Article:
When I picked up this album, I realized I have all six of Foo Fighters studio albums. I like their music a great deal, but I haven't much passion for them lately. I think their second album, The Colour and the Shape, is their best effort, but all of their records are admirable, as is their latest, Echoes, Silence, Patience & Grace, which I've listened to several times over the past two weeks.
What Grohl and Foo Fighters do so effectively is mix testosterone-laden power rock with sentimentality without sounding like Spinal Tap. The music kicks ass but has a heart, but doesn't get too mushy. They also have some catchy hooks and have pop songs, ballads and just straight ahead metal. When I can get a disc and be happy if I like three songs, I like all the songs on this one.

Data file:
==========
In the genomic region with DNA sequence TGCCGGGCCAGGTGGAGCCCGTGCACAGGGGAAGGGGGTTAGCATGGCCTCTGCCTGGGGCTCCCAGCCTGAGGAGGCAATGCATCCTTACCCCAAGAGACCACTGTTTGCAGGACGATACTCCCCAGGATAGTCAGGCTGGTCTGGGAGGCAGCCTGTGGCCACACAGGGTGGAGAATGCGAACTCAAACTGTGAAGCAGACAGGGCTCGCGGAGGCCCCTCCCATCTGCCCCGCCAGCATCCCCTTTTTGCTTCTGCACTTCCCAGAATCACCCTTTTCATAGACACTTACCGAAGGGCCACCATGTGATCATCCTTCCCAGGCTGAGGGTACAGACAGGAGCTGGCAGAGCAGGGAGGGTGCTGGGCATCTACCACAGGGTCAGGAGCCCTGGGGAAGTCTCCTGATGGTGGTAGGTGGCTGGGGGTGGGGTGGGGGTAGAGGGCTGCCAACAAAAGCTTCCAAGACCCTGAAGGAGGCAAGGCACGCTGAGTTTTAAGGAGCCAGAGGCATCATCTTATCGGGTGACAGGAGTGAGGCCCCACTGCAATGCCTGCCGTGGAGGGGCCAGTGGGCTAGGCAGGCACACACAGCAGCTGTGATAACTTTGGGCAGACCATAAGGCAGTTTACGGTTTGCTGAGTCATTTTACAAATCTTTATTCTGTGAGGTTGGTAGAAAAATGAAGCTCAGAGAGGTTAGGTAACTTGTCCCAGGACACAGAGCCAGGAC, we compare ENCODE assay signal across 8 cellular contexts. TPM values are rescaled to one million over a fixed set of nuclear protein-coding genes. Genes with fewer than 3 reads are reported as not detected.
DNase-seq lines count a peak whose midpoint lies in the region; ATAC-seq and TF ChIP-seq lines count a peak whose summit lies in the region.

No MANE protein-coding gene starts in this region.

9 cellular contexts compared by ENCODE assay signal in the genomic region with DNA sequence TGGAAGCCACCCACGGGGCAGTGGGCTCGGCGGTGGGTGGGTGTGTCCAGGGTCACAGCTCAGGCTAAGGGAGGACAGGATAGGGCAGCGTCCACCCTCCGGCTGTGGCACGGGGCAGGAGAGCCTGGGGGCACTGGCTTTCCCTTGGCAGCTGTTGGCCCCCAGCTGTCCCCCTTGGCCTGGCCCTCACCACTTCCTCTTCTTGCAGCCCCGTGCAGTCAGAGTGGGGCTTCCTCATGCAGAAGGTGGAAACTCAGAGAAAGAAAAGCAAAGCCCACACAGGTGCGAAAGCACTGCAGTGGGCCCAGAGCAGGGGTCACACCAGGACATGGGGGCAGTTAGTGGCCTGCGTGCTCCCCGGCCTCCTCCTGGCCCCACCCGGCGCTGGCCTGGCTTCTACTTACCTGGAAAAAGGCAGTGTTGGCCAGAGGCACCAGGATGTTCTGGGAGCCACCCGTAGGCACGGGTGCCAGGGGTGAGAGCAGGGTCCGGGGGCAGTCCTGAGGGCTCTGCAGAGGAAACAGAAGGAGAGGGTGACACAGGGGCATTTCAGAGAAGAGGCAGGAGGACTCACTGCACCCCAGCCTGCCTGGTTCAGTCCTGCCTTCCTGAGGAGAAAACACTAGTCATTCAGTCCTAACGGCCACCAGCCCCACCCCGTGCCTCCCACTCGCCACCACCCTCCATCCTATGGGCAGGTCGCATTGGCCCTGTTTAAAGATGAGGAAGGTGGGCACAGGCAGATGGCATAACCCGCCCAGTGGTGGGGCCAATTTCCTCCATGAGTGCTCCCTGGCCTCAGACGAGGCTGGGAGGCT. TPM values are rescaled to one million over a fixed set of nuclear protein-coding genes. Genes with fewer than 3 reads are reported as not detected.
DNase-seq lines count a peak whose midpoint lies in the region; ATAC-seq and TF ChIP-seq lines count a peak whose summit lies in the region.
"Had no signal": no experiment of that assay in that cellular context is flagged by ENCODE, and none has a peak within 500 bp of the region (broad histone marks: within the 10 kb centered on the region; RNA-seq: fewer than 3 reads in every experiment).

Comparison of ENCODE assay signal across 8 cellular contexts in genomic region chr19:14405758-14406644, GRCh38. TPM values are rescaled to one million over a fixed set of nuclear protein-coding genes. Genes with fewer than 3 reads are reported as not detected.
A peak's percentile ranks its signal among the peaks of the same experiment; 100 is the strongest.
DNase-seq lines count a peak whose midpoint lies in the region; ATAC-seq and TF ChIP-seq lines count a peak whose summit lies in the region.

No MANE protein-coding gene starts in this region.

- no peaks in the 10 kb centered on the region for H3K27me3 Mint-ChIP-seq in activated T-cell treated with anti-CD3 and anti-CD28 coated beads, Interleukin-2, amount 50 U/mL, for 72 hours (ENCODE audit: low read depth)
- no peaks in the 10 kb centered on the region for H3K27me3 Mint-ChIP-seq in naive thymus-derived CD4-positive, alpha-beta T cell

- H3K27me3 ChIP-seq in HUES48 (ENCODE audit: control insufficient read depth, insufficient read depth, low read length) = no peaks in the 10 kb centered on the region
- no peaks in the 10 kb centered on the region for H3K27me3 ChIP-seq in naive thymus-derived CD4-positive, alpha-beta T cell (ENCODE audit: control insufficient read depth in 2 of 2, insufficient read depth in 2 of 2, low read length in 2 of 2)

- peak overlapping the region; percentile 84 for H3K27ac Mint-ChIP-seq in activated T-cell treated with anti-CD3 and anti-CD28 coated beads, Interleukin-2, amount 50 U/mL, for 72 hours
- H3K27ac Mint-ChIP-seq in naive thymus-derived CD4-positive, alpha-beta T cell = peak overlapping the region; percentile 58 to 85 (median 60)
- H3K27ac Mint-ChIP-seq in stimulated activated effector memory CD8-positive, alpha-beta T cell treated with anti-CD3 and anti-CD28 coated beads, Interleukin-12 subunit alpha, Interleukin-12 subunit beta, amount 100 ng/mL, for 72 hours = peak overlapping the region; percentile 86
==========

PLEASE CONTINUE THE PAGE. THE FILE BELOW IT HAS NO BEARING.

The Foo Fighters' sound is evident in the opening track, The Pretender, which starts off slow and then kicks in power chords. Other favorites are the extremely catchy Long Road to Ruin and Summer's End, the ballsy Erase/Replace, and a pastiche of Appalachian bluegrass, The Ballad of the Beaconsfield Miners. But the best tracks are those that appeal to the sensitive teen within all of us--Let It Die, Come Alive, Statues, and the closing track, the somber ballad Home.
Foo Fighters are a good, reliable rock band that aren't flashy, play their instruments well, and write earnest if not brilliant lyrics. If someone stopped me on the street and asked me who my favorite current rock acts are, they probably wouldn't come to mind immediately, though.